I don’t know who you are, but if you’ve been through any of the things I’ve described,  I want you to know that you aren’t alone. You aren’t crazy or broken or bad or beyond help. You’ve got this. You’re going to be okay. Getting better is absolutely possible, and I know that if you’re willing to give it time and work, you will make it!!!

I’d like to wrap this up with one of my favorite quotes of all time:

beat binge eating

How I Beat Binge Eating: Part 3

This is How I Beat Binge Eating: Part 3. And good news! Here’s the part where things start to get better, and where I finally started to truly leave disordered eating behind! 🙂 In case you missed them, though, here is the Intro, Part 1, and Part 2.

Newly pregnant and terrified that I would slide back into my old ways, I decided that nothing mattered more than figuring out what “healthy” really was and then fighting for it tooth and nail. One night, when I was about 8 weeks along with Aurora, I promised myself that I’d once and for all tackle all my food issues, and that I wouldn’t stop working until I’d figured it all out and truly gotten better.

I’m proud to say that I’ve kept that promise.

Here I am at 29 weeks pregnant with Aurora.

Trying Out Intuitive Eating

One of the first things I did that night was dig out the book my counselor from my freshman year had  recommended. Intuitive Eating, it was called. The main tenets of intuitive eating (as I understood them) are as follows:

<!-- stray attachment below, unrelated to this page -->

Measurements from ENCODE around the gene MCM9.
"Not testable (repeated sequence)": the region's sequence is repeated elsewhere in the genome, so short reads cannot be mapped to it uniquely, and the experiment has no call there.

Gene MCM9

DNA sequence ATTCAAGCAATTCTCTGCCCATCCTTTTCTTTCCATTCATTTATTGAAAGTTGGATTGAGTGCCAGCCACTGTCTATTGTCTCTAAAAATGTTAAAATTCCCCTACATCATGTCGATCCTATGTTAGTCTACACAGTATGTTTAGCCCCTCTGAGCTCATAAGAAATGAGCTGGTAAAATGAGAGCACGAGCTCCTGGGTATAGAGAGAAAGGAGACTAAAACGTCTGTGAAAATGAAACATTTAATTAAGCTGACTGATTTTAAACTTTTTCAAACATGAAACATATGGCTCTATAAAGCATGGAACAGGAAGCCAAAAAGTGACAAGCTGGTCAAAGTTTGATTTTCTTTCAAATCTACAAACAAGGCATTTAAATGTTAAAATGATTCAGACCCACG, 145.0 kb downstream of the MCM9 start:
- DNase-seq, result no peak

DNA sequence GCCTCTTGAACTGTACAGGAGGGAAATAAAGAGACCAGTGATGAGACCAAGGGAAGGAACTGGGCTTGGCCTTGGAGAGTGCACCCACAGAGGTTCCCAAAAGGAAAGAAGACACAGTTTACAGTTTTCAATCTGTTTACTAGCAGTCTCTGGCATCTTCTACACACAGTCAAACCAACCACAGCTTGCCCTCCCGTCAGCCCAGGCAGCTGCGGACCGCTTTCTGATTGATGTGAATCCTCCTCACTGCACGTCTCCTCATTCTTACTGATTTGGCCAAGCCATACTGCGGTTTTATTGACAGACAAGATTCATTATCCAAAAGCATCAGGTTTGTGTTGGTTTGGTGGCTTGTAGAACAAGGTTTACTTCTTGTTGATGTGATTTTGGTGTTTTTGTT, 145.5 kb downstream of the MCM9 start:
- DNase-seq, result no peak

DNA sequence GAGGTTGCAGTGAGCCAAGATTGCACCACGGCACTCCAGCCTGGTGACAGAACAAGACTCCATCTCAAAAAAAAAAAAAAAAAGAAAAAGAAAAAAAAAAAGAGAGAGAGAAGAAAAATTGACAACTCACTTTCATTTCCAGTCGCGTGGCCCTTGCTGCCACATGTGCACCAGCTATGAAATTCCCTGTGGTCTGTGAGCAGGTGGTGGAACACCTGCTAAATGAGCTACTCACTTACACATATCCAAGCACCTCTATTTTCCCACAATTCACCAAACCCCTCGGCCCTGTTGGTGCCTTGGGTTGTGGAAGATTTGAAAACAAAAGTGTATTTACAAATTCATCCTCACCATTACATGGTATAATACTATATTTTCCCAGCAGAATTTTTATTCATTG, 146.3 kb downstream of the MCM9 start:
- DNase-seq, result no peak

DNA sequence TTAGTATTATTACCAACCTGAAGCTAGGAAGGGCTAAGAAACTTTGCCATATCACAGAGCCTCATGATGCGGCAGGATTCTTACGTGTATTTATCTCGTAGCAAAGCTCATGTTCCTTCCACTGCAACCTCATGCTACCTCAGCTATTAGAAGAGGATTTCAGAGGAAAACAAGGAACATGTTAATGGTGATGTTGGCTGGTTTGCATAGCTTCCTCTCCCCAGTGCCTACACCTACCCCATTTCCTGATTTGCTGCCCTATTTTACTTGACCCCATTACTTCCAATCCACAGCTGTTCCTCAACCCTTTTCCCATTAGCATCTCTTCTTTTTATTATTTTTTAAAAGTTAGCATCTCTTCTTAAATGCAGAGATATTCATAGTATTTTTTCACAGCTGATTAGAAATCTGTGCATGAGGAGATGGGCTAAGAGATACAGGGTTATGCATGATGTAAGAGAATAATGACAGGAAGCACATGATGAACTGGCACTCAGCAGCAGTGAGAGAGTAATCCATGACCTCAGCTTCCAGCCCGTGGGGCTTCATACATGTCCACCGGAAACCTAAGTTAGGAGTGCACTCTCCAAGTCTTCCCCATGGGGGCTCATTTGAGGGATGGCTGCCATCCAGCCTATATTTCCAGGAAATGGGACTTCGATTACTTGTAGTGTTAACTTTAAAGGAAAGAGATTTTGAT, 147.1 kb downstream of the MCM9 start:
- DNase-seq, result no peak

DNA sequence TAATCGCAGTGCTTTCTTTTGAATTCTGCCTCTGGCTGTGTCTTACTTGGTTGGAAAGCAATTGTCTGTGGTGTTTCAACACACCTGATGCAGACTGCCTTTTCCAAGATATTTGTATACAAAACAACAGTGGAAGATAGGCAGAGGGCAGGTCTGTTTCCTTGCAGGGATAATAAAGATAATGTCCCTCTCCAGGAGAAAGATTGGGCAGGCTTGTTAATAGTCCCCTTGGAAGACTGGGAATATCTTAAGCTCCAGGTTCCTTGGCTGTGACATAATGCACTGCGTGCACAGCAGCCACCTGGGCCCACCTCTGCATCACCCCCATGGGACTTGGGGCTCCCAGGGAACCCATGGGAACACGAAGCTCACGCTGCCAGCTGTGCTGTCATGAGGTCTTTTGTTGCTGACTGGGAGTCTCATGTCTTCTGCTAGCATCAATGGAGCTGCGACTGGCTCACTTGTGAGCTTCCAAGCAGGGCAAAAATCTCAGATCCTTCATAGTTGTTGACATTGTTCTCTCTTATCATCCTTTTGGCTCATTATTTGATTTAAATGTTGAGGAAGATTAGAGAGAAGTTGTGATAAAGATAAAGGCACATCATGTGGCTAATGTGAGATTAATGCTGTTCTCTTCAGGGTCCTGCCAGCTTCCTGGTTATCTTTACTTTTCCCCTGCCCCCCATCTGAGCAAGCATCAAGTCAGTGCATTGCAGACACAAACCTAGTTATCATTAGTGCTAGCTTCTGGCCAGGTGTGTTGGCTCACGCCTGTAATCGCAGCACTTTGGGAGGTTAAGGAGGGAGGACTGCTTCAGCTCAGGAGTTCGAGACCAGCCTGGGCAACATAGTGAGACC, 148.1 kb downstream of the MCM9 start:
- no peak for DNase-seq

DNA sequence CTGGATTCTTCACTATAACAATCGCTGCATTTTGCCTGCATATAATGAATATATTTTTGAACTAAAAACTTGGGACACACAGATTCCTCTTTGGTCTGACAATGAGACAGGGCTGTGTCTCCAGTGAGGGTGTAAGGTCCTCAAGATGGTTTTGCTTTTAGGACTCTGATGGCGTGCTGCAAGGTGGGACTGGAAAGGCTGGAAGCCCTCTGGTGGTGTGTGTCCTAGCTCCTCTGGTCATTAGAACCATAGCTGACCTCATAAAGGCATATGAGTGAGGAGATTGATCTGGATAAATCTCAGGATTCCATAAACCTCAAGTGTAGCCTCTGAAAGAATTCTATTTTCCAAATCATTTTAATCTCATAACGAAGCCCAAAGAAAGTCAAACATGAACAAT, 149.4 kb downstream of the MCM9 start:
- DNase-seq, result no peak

• If you simply listen to your body and eat when you are hungry and stop when you’re full, and allow yourself to eat whatever foods you feel like, you will settle into a pattern of feeding yourself exactly what your body needs and wants.
  • Furthermore, your weight will stabilize at a healthy, happy place.
  • Your body comes pre-programmed to be hungry when it needs nourishment, and if you listen to it, it will also tell you when it’s had enough.
  • Reconnecting to internal cues is the ultimate key to normal, healthy eating and ultimately a healthy weight.

Aren’t those beautiful ideas? I read Intuitive Eating from cover to cover within the week, and I wanted what it offered.  The lifestyle the book described of listening to your body, eating the foods you want without ever bingeing, and never following a diet again sounded like a dream come true. I wanted that. And  I was determined to do whatever it took to become an intuitive eater.


I went online and found a list of dietitians and therapists who specialized in helping patients master intuitive eating. I signed myself up to see both a dietitian and a therapist in my area that very evening. I committed to seeing them both regularly for as long as it took to straighten out my eating.

The dietitian I went to see, Julie, was absolutely wonderful. Julie was a practicer of intuitive eating herself and was convinced that it was a wonderful way to live. And I truly believe that for her it was the answer. She seemed healthy, genuinely happy, and all-around what I wanted to one day be like.